There will normally be a sign to indicate if an AED is available in a public place. If one is available, an appropriately trained person (normally a member of staff at the site) should be summoned straight away to use the AED. CPR should be continued until the AED is retrieved and attached.
When a paramedic or doctor arrives, he or she will use a defibrillator, if an AED was not previously available, to give a shock to the person's heart. This may need to be done a number of times. The paramedic or doctor will also continue to carry out CPR, and may give an injection of adrenaline.
When CPR is carried out by a paramedic, or in hospital by a doctor or other health professional, a ventilation device such as a face mask with oxygen will be used to help the casualty breathe, rather than mouth-to-mouth resuscitation.
If you have had ventricular fibrillation, you will be taken to an intensive care unit or cardiac care unit in hospital once your normal heartbeat has been restored. You will probably need to stay in this unit for a few days.
You may have the following while in the intensive care or cardiac care unit:
- a breathing tube inserted into your windpipe (trachea) via your nose or mouth, to help with your breathing
- a cannula (a fine plastic tube) inserted into an artery, so that your blood pressure can be monitored continuously
- sedation - a medicine to help you feel relaxed and less anxious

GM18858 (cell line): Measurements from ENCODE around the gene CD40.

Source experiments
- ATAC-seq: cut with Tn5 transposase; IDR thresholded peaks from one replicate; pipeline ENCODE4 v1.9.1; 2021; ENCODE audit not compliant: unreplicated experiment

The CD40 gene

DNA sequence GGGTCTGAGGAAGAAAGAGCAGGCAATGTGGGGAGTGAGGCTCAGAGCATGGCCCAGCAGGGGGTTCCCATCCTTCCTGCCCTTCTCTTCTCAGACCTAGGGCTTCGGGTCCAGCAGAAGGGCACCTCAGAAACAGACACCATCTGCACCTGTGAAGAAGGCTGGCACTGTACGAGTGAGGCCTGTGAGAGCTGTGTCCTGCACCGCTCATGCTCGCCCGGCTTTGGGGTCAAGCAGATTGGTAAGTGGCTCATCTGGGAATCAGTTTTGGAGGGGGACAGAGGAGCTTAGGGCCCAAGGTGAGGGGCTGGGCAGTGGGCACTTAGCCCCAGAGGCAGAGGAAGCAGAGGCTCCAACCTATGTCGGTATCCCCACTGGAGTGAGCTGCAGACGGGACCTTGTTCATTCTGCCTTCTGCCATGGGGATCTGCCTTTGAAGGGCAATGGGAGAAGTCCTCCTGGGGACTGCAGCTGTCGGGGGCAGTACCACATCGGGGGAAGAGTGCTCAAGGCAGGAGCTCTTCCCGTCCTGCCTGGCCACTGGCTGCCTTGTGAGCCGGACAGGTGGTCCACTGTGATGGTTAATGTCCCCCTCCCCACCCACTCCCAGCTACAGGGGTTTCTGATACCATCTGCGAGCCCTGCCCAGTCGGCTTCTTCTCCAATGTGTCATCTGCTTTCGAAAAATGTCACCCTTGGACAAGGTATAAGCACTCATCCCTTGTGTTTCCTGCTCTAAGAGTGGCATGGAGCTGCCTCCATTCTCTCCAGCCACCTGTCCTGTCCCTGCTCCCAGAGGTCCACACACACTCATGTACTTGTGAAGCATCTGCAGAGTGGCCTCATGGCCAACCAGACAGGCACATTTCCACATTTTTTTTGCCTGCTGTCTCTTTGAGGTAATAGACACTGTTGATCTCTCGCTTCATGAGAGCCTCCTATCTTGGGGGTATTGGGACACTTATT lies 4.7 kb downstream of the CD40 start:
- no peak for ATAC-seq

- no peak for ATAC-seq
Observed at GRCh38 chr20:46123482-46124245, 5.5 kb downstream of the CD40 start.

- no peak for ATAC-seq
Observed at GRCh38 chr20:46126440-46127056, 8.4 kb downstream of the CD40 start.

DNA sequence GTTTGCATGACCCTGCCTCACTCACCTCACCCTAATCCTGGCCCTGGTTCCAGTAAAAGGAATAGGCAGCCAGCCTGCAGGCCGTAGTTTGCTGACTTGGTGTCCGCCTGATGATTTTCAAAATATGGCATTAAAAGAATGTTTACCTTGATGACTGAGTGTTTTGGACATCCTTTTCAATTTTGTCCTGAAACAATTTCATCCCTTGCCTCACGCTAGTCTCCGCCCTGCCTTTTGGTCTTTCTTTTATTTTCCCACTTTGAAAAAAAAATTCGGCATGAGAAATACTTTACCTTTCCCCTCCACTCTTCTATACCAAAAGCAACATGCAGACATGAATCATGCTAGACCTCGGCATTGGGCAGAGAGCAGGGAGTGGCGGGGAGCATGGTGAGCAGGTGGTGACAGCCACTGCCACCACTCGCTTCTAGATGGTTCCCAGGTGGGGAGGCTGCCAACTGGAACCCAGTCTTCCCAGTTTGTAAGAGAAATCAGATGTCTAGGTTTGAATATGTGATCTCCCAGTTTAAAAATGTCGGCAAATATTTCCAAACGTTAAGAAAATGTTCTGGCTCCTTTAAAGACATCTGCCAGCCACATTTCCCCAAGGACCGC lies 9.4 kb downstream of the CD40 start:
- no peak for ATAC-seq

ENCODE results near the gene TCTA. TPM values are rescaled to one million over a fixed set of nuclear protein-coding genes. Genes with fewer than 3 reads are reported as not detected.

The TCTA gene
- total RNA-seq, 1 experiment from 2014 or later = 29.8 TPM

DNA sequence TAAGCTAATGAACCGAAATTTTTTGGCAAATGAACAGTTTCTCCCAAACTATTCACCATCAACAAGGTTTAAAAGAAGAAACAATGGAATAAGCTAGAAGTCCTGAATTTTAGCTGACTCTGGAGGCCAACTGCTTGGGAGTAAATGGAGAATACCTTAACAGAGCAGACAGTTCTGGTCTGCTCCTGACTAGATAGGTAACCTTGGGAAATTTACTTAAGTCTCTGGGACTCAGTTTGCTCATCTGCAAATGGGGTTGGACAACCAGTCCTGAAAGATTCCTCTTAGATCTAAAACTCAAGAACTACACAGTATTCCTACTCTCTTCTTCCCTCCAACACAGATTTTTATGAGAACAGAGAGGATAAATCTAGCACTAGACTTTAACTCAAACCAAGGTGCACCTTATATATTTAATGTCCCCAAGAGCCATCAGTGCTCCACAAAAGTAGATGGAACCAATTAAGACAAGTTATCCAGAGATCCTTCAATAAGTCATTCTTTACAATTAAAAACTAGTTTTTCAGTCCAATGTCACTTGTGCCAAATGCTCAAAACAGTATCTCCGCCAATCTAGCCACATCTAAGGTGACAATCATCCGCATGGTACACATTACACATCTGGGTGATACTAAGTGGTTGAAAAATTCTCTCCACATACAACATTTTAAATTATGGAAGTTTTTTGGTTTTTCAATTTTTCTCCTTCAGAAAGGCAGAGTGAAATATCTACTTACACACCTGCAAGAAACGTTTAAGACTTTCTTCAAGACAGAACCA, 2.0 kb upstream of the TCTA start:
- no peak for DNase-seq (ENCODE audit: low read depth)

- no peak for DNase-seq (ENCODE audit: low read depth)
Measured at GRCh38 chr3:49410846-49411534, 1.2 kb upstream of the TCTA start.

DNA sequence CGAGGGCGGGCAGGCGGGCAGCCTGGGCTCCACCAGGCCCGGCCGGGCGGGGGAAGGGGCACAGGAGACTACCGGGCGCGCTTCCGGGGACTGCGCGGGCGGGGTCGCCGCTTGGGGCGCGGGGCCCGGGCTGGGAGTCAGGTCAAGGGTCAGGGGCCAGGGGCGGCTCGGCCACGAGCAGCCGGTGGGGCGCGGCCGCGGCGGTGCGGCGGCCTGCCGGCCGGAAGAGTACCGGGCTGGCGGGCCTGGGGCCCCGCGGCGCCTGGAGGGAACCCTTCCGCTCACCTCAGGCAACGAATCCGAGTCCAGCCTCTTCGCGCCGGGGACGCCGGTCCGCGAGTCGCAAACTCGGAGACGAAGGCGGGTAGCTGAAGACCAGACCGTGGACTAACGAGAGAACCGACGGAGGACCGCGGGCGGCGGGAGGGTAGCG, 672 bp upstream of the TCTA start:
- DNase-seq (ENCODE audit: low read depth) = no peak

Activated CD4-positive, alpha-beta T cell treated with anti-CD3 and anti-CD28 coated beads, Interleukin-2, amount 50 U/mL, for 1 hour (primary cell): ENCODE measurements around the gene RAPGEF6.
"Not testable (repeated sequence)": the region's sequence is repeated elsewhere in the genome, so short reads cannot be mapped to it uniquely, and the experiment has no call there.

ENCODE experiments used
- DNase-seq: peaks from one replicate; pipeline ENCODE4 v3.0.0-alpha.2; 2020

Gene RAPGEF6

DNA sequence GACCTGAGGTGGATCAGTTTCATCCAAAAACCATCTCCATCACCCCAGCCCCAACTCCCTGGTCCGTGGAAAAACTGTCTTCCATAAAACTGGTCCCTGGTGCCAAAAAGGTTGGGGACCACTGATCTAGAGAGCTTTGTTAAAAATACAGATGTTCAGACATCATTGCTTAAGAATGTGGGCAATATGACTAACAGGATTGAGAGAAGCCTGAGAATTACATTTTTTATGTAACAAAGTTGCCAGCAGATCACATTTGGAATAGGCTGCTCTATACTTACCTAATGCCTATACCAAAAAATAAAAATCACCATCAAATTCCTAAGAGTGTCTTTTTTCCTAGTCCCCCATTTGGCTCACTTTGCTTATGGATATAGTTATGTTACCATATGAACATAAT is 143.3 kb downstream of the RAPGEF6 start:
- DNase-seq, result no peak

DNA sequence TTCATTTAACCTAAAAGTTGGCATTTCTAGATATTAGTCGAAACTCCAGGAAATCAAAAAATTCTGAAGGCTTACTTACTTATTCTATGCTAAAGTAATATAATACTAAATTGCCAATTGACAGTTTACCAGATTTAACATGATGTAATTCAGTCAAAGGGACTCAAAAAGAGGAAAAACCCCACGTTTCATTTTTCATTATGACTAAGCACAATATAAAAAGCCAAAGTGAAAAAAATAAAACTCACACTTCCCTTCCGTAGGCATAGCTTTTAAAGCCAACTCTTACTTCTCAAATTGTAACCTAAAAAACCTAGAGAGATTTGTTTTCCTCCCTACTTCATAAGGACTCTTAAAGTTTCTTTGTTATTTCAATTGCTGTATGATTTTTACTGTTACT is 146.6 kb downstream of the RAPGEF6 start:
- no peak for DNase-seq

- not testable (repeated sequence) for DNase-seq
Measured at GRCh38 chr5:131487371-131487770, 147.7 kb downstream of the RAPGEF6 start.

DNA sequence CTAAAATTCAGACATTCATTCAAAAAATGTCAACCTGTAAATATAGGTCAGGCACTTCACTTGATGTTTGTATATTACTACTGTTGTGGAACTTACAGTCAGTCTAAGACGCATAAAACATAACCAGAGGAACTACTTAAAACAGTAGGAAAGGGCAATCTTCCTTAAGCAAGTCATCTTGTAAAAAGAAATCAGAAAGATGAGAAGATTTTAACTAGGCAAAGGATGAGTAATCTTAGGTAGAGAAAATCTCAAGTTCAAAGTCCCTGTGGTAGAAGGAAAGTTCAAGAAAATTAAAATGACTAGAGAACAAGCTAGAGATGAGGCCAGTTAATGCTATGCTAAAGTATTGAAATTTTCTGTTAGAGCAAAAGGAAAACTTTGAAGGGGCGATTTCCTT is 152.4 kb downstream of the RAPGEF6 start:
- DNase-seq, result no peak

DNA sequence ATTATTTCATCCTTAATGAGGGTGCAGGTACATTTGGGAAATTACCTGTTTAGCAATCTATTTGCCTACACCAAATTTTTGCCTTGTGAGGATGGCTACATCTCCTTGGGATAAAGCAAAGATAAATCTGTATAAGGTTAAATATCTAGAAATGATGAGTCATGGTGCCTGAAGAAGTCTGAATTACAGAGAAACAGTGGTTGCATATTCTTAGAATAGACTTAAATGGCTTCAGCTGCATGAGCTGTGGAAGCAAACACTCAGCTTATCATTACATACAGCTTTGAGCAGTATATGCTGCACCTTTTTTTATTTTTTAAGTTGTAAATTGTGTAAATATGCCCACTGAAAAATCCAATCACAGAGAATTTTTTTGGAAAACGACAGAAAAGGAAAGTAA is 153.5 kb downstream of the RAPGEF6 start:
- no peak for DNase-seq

- a drip into a vein in your arm, to give you fluids and drugs to increase your blood pressure
- drugs to reduce fever (antipyretics) or a saline drip to keep your temperature down
- a catheter (a tube to drain urine from your bladder into a bag)
It can be upsetting to see a friend or relative in intensive care. However, it's important to remember that your friend/relative will be getting the best possible treatment, including sedatives to help them relax and pain relief.
When you have recovered from the initial attack, you will be transferred to a cardiology ward, where you will stay for about a week. You will have various tests to try and find out what caused your ventricular fibrillation. These may include the following.
- An electrocardiogram (ECG). This is a test that measures the electrical activity of your heart to see how well it is working.
- Blood tests, including tests for a protein called troponin, which can show if damage to the heart has occurred.
- An echocardiogram. This is a test that uses ultrasound to produce a moving image of the inside of your heart.
- A coronary angiogram - where a dye visible on X-rays is injected into your coronary arteries to show up any narrowing or blockages.
- An MRI scan. This uses magnets and radiowaves to produce detailed images of the heart.
- An electrophysiological study, where your heart is stimulated in order to identify the part of the heart that caused the abnormal heart rhythm.
If the tests show that you had ventricular fibrillation because of a heart attack, then you are unlikely to have another ventricular fibrillation episode. You will get standard treatment for a heart attack, but will not need any special treatment for your heart rhythm.